The prevalence and importance of good manners is the main thing to keep in mind about the South. While it’s tempting for folks from more outwardly assertive parts of the world to take this as a sign of weakness, that would be a major mistake.
Southerners use manners, courtesy, and chivalry as a system of social interaction with one goal above all: to maintain the established order during times of stress. A relic from a time of extreme class stratification, etiquette and chivalry are ways to make sure that the elites are never threatened—and on the other hand, that even those on the lowest rungs of society are afforded at least a basic amount of dignity.
But as a practical matter, it’s also true that Southerners of all classes, races, and backgrounds rely on the observation of manners as a way to sum up people quickly. To any Southerner, regardless of class or race, your use or neglect of basic manners and proper respect indicates how seriously they should take you—not in a socioeconomic sense, but in the big picture overall.
The typical Southern sense of humor—equal parts irony, self-deprecation, and good-natured teasing—is part of the code. Southerners are loath to criticize another individual directly, so often they’ll instead take the opportunity to make an ironic joke. Self-deprecating humor is also much more common in the South than in other areas of the country. Because of this, conversely you’re also expected to be able to take a joke yourself without being too sensitive.
Another key element in Southern manners is the discussion of money—or rather, the non-discussion. Unlike some parts of the United States, in the South it’s considered the height of rudeness to ask someone what their salary is or how much they paid for their house. Not that the subject is entirely taboo—far from it. You just have to know the code.
For example, rather than brag about how much or how little they paid for their home, a Southern head of household will instead take you on a guided tour of the grounds. Along the way they’ll make sure to detail: A) all the work that was done; B) how grueling and unexpected it all was; and C) how hard it was to get the contractors to show up.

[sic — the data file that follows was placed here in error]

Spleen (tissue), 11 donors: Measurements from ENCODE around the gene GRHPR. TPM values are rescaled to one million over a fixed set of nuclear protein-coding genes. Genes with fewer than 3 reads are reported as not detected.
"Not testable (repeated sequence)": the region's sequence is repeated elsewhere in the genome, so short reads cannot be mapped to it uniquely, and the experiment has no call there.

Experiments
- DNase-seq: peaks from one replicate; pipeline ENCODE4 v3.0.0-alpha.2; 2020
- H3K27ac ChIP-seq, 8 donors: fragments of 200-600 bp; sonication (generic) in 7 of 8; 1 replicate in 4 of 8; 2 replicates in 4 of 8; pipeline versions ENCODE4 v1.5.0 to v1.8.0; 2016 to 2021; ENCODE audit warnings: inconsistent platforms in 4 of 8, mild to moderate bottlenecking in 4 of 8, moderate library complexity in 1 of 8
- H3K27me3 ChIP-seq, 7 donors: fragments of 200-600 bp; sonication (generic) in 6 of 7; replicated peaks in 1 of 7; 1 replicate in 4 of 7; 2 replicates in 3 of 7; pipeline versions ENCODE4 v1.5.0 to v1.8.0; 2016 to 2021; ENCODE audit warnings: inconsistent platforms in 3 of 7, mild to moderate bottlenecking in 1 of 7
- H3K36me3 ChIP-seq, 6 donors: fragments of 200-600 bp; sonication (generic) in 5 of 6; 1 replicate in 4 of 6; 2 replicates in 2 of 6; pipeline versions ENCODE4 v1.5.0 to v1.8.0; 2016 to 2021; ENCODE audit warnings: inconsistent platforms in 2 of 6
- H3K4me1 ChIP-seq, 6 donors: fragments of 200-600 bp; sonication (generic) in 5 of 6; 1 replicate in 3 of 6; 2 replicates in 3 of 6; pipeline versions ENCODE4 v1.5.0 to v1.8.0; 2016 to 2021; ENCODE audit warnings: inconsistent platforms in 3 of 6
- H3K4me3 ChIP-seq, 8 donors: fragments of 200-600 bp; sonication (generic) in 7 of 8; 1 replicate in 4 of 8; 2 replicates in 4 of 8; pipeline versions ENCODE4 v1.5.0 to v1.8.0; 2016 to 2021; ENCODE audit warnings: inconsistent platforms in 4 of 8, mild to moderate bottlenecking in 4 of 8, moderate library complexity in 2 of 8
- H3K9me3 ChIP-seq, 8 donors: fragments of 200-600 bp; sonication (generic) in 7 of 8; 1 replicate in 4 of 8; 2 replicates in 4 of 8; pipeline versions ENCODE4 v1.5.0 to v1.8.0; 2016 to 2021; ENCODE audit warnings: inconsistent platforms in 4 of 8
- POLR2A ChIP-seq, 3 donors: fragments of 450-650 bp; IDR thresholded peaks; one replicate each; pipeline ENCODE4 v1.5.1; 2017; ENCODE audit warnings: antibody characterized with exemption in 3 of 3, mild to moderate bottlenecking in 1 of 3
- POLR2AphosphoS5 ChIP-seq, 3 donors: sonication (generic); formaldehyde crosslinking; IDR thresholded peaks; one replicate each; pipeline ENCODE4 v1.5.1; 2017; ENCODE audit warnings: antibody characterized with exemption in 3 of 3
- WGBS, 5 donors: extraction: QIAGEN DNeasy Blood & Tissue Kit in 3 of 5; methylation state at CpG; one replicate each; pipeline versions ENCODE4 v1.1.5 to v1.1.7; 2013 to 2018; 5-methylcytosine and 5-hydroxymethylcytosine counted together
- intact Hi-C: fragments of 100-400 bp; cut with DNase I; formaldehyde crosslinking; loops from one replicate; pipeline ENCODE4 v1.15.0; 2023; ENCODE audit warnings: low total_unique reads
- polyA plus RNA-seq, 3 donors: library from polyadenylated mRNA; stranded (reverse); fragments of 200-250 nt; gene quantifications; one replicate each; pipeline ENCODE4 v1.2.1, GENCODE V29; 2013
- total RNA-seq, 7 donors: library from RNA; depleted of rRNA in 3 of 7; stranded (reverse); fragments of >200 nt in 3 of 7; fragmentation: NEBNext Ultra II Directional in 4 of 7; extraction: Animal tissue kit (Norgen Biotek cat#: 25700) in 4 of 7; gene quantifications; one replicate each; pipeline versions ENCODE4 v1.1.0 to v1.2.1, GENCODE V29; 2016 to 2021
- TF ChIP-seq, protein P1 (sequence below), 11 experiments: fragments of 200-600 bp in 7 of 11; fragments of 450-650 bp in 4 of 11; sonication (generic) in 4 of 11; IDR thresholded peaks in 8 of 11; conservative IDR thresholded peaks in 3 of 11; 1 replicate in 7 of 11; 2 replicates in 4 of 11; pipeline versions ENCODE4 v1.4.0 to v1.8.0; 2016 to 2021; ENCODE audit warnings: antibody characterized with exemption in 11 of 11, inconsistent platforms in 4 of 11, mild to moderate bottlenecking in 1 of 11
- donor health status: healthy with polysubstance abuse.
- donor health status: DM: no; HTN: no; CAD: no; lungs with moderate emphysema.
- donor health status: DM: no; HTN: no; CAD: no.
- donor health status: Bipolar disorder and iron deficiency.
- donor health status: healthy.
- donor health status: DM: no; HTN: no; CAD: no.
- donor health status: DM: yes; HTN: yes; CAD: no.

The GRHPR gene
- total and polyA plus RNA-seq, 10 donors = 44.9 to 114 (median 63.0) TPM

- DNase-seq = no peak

Depending on the circumstances, in the first segment, A), you were just told either that the head of the house is made of money and has a lot more of it to spend on renovating than you do, or they’re brilliant negotiators who got the house for a song. In part B) you were told that you are not messing around with a lazy deadbeat here, but with someone who knows how to take care of themselves and can handle adversity with aplomb. And with part C) you were told that the head of the house knows the best contractors in town and can pay enough for them to actually show up, and if you play your cards right they might pass on their phone numbers to you with a personal recommendation.
See? Breaking the code is easy once you get the hang of it.
As we’ve seen, it’s rude here to inquire about personal finances, along with the usual no-go areas of religion and politics. Here are some other specific etiquette tips:
Basics: Be liberal with “please” and “thank you,” or conversely, “no thank you” if you want to decline a request or offering.
Eye contact: With the exception of vry elderly African Americans, eye contact is not only accepted in the South, it’s encouraged. In fact, to avoid eye contact in the South means you’re likely a shady character.
Handshake: Men should always shake hands with a very firm, confident grip and appropriate eye contact. It’s okay for women to offer a handshake in professional circles, but otherwise not required.
Chivalry: When men open doors for women here—and they will—it is not thought of as a patronizing gesture, but as a sign of respect. Accept graciously and walk through the door.
The elderly: Senior citizens—or really anyone obviously older than you—should be called “sir” or “ma’am.” Again, this is not a patronizing gesture in the South, but is considered a sign of respect. Also, in any situation where you’re dealing with someone in the service industry, addressing them as “sir” or “ma’am” regardless of their age will get you far.
Bodily contact: Interestingly, though public displays of affection by romantic couples are generally frowned upon here, Southerners are otherwise pretty touchy-feely once they get to know you. Full-on body hugs are rare, but Southerners who are well acquainted often say hello or goodbye with a small hug.
Driving: With the exception of the Interstate perimeter highways around the larger cities, drivers in the South are generally less aggressive than in other regions. Cutting sharply in front of someone in traffic is taken as a personal offense. If you need to cut in front of someone, poke the nose of your car a little bit in that direction and wait for a car to slow down and wave you in front. Don’t forget to wave back as a thank-you! Similarly, using a car horn can also be taken as a personal affront, so use your horn sparingly, if at all. In rural areas, don’t be surprised to see the driver of an oncoming car offer a little wave. This is an old custom, sadly dying out. Just give a little wave back; they’re trying to be friendly.